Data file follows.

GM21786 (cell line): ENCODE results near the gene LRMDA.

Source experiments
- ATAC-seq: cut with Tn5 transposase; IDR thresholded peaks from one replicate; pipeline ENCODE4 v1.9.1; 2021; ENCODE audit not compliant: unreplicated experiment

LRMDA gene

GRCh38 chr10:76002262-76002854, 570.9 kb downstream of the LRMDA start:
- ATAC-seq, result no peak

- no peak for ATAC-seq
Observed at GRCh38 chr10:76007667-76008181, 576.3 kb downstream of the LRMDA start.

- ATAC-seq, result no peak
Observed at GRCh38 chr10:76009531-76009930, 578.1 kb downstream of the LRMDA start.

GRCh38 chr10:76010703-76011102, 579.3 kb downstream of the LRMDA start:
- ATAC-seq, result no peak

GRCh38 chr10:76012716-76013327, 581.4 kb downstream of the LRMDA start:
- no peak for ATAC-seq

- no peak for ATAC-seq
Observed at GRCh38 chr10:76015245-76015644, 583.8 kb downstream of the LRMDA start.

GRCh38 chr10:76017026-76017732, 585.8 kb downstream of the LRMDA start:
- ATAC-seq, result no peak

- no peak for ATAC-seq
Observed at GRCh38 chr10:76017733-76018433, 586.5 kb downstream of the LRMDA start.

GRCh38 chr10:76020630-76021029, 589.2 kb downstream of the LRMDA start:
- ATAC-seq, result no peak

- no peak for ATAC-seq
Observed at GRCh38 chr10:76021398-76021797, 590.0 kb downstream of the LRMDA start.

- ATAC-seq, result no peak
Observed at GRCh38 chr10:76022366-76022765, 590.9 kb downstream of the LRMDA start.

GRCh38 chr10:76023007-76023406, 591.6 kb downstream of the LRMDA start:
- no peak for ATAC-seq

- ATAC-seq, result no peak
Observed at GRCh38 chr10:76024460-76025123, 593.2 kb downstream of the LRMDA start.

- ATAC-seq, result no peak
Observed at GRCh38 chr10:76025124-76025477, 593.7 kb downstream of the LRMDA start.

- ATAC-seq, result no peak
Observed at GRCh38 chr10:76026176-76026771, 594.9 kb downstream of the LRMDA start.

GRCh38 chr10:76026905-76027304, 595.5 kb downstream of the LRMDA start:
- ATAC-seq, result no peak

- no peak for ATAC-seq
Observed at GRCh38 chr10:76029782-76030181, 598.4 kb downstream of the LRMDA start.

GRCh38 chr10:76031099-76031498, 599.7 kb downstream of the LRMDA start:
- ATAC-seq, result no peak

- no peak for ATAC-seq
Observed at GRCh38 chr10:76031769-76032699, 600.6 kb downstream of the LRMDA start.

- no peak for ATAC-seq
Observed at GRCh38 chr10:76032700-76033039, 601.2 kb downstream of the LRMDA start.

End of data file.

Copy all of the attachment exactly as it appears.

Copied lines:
GM21786 (cell line): ENCODE results near the gene LRMDA.

Source experiments
- ATAC-seq: cut with Tn5 transposase; IDR thresholded peaks from one replicate; pipeline ENCODE4 v1.9.1; 2021; ENCODE audit not compliant: unreplicated experiment

LRMDA gene

GRCh38 chr10:76002262-76002854, 570.9 kb downstream of the LRMDA start:
- ATAC-seq, result no peak

- no peak for ATAC-seq
Observed at GRCh38 chr10:76007667-76008181, 576.3 kb downstream of the LRMDA start.

- ATAC-seq, result no peak
Observed at GRCh38 chr10:76009531-76009930, 578.1 kb downstream of the LRMDA start.

GRCh38 chr10:76010703-76011102, 579.3 kb downstream of the LRMDA start:
- ATAC-seq, result no peak

GRCh38 chr10:76012716-76013327, 581.4 kb downstream of the LRMDA start:
- no peak for ATAC-seq

- no peak for ATAC-seq
Observed at GRCh38 chr10:76015245-76015644, 583.8 kb downstream of the LRMDA start.

GRCh38 chr10:76017026-76017732, 585.8 kb downstream of the LRMDA start:
- ATAC-seq, result no peak

- no peak for ATAC-seq
Observed at GRCh38 chr10:76017733-76018433, 586.5 kb downstream of the LRMDA start.

GRCh38 chr10:76020630-76021029, 589.2 kb downstream of the LRMDA start:
- ATAC-seq, result no peak

- no peak for ATAC-seq
Observed at GRCh38 chr10:76021398-76021797, 590.0 kb downstream of the LRMDA start.

- ATAC-seq, result no peak
Observed at GRCh38 chr10:76022366-76022765, 590.9 kb downstream of the LRMDA start.

GRCh38 chr10:76023007-76023406, 591.6 kb downstream of the LRMDA start:
- no peak for ATAC-seq

- ATAC-seq, result no peak
Observed at GRCh38 chr10:76024460-76025123, 593.2 kb downstream of the LRMDA start.

- ATAC-seq, result no peak
Observed at GRCh38 chr10:76025124-76025477, 593.7 kb downstream of the LRMDA start.

- ATAC-seq, result no peak
Observed at GRCh38 chr10:76026176-76026771, 594.9 kb downstream of the LRMDA start.

GRCh38 chr10:76026905-76027304, 595.5 kb downstream of the LRMDA start:
- ATAC-seq, result no peak

- no peak for ATAC-seq
Observed at GRCh38 chr10:76029782-76030181, 598.4 kb downstream of the LRMDA start.

GRCh38 chr10:76031099-76031498, 599.7 kb downstream of the LRMDA start:
- ATAC-seq, result no peak

- no peak for ATAC-seq
Observed at GRCh38 chr10:76031769-76032699, 600.6 kb downstream of the LRMDA start.

- no peak for ATAC-seq
Observed at GRCh38 chr10:76032700-76033039, 601.2 kb downstream of the LRMDA start.